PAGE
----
Night Owls Who Exercise in the Afternoon or Evening Reduce Risk of Developing Diabetes
By Study Finds
Night owls who like to go for a brisk walk, bike ride, or jog later in the day are less prone to diabetes, according to new research.
Scientists in the Netherlands say engaging in regular exercise late in the day improves blood glucose control among older adults. A study of 775 Dutch men and women found those who were physically active in the afternoon or evening were less likely to develop the disease in comparison to those working out in the morning.
Lead author Dr. Jeroen van der Velde from Leiden University says moderate-to-vigorous physical activity (MPVA) led to a reduction of up to a quarter (25%) in insulin resistance compared with an even distribution throughout the day. Researchers add that the time when physical activity occurs may be relevant for metabolic health and should be a consideration when experts give lifestyle advice.
The participants, all between 45 and 65 years-old, were divided into three groups — those who worked out mostly in the morning (06:00-12:00), afternoon (12:00-18:00), or evening (18:00-24:00). The latter two groups saw reduced insulin resistance, by 18 and 25 percent, respectively.
“More MVPA was associated with reduced liver fat and insulin resistance,” the researchers write in the journal Diabetologia.
“Interestingly, we observed that the timing of MVPA during the day was associated with insulin resistance: MVPA in the afternoon or evening but not in the morning was associated with reduced insulin resistance compared with having an even distribution of MVPA during the day.”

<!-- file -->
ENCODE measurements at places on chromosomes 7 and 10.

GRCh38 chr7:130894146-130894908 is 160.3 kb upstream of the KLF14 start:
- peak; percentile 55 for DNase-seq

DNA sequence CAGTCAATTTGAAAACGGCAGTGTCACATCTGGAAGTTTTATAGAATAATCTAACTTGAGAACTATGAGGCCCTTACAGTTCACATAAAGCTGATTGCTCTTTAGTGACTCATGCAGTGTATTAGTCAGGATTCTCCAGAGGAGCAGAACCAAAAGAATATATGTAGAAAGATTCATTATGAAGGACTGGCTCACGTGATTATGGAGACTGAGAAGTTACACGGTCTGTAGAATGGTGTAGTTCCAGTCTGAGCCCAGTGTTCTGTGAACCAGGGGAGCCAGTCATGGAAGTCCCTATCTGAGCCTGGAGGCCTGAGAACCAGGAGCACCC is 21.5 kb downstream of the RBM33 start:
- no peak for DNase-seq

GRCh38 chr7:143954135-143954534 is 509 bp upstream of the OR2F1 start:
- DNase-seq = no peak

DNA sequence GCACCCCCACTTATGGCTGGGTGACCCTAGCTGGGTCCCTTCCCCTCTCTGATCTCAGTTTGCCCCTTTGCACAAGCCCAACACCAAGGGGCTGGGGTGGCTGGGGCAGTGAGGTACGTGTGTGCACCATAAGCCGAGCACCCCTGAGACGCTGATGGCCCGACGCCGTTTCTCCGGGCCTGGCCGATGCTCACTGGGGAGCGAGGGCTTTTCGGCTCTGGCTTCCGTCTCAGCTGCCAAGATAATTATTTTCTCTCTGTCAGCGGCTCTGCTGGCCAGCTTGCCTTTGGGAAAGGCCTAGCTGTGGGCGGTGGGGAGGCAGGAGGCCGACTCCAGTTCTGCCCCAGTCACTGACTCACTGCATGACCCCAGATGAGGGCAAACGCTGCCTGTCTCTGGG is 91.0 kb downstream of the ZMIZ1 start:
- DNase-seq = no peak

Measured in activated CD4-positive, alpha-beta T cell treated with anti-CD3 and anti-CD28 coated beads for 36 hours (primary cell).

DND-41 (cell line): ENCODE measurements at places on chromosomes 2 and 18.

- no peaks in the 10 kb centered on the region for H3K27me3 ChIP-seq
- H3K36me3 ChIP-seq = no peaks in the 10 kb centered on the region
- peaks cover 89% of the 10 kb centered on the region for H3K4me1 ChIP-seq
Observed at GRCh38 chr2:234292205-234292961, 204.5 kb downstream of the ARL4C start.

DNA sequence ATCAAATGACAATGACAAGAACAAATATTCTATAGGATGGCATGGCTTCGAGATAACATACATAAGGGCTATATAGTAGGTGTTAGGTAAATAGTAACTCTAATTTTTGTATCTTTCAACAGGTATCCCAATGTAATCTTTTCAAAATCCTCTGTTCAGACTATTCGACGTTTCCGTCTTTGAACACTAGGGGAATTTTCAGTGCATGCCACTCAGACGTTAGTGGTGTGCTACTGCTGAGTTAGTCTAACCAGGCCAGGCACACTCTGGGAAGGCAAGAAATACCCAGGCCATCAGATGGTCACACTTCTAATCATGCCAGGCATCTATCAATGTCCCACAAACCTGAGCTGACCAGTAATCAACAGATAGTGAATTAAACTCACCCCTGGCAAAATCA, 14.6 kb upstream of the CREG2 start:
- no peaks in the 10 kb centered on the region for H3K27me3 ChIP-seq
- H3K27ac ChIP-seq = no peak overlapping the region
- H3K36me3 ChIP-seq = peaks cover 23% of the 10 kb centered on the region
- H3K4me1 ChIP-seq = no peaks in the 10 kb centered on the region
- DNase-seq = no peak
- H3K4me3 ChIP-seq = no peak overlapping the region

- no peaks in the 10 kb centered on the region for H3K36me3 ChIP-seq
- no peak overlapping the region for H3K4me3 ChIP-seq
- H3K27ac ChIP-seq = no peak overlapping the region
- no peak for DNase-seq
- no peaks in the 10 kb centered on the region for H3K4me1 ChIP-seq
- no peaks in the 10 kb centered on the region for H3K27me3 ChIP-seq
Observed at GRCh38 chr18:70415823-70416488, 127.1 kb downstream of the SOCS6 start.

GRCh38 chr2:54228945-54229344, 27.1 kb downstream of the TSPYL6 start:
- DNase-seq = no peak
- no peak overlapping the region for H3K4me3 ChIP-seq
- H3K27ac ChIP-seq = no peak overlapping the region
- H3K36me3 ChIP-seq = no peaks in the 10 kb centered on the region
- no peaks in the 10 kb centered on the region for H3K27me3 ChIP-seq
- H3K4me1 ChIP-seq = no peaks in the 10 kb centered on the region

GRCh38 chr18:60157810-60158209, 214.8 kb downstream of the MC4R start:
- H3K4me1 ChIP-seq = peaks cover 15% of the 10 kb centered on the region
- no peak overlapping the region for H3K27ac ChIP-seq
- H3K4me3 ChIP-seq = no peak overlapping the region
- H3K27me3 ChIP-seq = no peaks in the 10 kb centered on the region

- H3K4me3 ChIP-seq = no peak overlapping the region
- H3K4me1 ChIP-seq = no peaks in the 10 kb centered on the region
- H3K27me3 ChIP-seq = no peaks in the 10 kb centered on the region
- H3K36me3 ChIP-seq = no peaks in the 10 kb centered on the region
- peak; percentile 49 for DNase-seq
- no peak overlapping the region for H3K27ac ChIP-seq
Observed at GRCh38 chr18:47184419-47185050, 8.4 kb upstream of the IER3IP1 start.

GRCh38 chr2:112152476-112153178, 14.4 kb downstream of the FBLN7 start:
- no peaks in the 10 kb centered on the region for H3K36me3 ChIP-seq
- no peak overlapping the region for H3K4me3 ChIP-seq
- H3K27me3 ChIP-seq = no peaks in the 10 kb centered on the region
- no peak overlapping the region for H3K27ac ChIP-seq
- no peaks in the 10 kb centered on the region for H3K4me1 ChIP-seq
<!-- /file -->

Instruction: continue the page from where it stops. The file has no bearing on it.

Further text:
There was no significant difference in insulin resistance between morning activity and activity spread evenly throughout the day. The volunteers underwent a physical examination, where researchers took blood samples to measure fasting and “after meal blood sugar” and insulin levels.
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Evening workouts could also boost muscle and skeletal health
A combined accelerometer and heart rate monitor worn for four consecutive days and nights recorded movement and activity. The team also gathered demographic, lifestyle, and clinical information through a questionnaire. An MRI scan measured levels of liver fat.
Timing of physical activity is a relatively unexplored field in human biology and the mechanisms underlying potential benefits remain unclear. Earlier studies have shown that metabolic responses to high-intensity exercise differed based on the time of day the exercise was performed.
In addition, muscular strength as well as the metabolic function of skeletal muscle cells show a peak in the late afternoon. This suggests being most active during this period may result in a more pronounced metabolic response than activity earlier in the day.
“These results suggest that timing of physical activity throughout the day is relevant for the beneficial effects of physical activity on inulin sensitivity. Further studies should assess whether timing of physical activity is indeed important for the occurrence of Type 2 diabetes,” the team concludes in a media release.
The current global obesity epidemic is partially the result of a lack of physical activity combined with sedentary behavior during the day. It increases the risk of developing metabolic diseases including Type 2 diabetes, which affects over 30 million Americans.
South West News Service Mark Waghorn contributed to this report.
Top image: Photo by Nourdine Diouane on Unsplash